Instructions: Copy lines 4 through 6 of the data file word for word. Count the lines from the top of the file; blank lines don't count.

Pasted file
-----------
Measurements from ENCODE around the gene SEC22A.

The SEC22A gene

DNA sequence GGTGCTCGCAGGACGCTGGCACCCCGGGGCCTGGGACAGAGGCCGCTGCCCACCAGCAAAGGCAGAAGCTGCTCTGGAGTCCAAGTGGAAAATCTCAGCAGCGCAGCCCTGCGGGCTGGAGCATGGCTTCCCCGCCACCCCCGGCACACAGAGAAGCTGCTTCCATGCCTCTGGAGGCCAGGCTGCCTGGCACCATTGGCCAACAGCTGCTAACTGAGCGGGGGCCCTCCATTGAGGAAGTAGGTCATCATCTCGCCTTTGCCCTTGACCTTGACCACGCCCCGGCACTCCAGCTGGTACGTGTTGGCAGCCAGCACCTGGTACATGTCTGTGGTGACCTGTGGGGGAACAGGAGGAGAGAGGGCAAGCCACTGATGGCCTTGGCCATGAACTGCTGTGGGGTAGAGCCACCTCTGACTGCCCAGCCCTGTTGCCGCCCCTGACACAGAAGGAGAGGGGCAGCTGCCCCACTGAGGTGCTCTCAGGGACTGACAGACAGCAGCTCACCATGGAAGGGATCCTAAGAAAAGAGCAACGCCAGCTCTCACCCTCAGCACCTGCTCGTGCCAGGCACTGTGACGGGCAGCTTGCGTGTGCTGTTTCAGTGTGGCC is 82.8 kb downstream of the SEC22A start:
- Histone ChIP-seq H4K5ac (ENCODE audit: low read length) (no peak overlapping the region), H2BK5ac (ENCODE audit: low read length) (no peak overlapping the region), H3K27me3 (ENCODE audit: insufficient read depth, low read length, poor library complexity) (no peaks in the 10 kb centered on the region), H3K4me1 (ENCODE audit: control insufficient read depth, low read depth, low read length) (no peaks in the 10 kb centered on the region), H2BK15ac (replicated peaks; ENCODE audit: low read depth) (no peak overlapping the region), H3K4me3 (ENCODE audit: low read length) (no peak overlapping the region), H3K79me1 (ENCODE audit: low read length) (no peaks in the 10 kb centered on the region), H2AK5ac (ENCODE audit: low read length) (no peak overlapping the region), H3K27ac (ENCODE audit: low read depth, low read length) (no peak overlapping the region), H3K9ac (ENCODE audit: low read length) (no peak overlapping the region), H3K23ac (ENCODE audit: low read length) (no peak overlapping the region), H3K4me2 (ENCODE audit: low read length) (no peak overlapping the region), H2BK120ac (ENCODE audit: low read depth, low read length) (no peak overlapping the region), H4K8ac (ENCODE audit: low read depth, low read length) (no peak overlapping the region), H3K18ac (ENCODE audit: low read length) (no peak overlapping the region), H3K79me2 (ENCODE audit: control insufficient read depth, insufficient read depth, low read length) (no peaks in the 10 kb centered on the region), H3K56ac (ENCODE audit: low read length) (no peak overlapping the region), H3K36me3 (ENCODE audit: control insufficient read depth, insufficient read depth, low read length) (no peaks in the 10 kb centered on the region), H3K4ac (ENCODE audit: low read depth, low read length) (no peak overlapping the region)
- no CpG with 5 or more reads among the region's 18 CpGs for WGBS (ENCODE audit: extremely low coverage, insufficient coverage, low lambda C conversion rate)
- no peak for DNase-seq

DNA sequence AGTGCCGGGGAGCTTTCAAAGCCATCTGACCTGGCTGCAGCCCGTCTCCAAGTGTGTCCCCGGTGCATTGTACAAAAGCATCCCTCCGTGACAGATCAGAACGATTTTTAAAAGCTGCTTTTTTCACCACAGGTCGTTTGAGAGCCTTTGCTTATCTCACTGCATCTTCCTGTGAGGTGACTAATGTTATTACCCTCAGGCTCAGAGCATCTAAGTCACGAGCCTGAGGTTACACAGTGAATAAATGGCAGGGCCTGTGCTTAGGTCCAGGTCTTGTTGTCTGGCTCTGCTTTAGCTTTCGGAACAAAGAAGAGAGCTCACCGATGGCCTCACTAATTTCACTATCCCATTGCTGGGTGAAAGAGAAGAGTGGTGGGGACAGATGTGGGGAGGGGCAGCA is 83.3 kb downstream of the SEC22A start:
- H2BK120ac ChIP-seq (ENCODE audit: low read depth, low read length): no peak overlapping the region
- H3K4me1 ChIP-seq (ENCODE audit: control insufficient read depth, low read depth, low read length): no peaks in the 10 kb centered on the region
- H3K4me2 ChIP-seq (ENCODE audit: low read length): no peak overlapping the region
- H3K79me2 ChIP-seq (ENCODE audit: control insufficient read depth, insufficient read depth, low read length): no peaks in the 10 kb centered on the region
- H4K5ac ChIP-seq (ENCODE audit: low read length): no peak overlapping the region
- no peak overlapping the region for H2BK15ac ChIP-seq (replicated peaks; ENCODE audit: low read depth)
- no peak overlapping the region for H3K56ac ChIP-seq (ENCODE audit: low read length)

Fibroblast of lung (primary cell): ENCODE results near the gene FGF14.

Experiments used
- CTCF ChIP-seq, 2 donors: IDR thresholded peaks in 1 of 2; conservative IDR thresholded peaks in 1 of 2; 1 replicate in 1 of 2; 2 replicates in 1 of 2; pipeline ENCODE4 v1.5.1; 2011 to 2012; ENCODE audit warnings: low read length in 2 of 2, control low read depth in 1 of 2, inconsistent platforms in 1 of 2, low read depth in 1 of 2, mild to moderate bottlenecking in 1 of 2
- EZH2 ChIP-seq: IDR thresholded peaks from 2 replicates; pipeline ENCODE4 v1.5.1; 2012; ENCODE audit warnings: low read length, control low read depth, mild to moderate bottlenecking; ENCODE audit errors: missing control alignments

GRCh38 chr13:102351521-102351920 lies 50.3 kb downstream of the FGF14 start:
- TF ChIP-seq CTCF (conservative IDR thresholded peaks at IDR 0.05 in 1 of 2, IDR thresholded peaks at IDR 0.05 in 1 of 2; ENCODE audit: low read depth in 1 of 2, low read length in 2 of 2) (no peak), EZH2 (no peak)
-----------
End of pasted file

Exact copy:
- Histone ChIP-seq H4K5ac (ENCODE audit: low read length) (no peak overlapping the region), H2BK5ac (ENCODE audit: low read length) (no peak overlapping the region), H3K27me3 (ENCODE audit: insufficient read depth, low read length, poor library complexity) (no peaks in the 10 kb centered on the region), H3K4me1 (ENCODE audit: control insufficient read depth, low read depth, low read length) (no peaks in the 10 kb centered on the region), H2BK15ac (replicated peaks; ENCODE audit: low read depth) (no peak overlapping the region), H3K4me3 (ENCODE audit: low read length) (no peak overlapping the region), H3K79me1 (ENCODE audit: low read length) (no peaks in the 10 kb centered on the region), H2AK5ac (ENCODE audit: low read length) (no peak overlapping the region), H3K27ac (ENCODE audit: low read depth, low read length) (no peak overlapping the region), H3K9ac (ENCODE audit: low read length) (no peak overlapping the region), H3K23ac (ENCODE audit: low read length) (no peak overlapping the region), H3K4me2 (ENCODE audit: low read length) (no peak overlapping the region), H2BK120ac (ENCODE audit: low read depth, low read length) (no peak overlapping the region), H4K8ac (ENCODE audit: low read depth, low read length) (no peak overlapping the region), H3K18ac (ENCODE audit: low read length) (no peak overlapping the region), H3K79me2 (ENCODE audit: control insufficient read depth, insufficient read depth, low read length) (no peaks in the 10 kb centered on the region), H3K56ac (ENCODE audit: low read length) (no peak overlapping the region), H3K36me3 (ENCODE audit: control insufficient read depth, insufficient read depth, low read length) (no peaks in the 10 kb centered on the region), H3K4ac (ENCODE audit: low read depth, low read length) (no peak overlapping the region)
- no CpG with 5 or more reads among the region's 18 CpGs for WGBS (ENCODE audit: extremely low coverage, insufficient coverage, low lambda C conversion rate)
- no peak for DNase-seq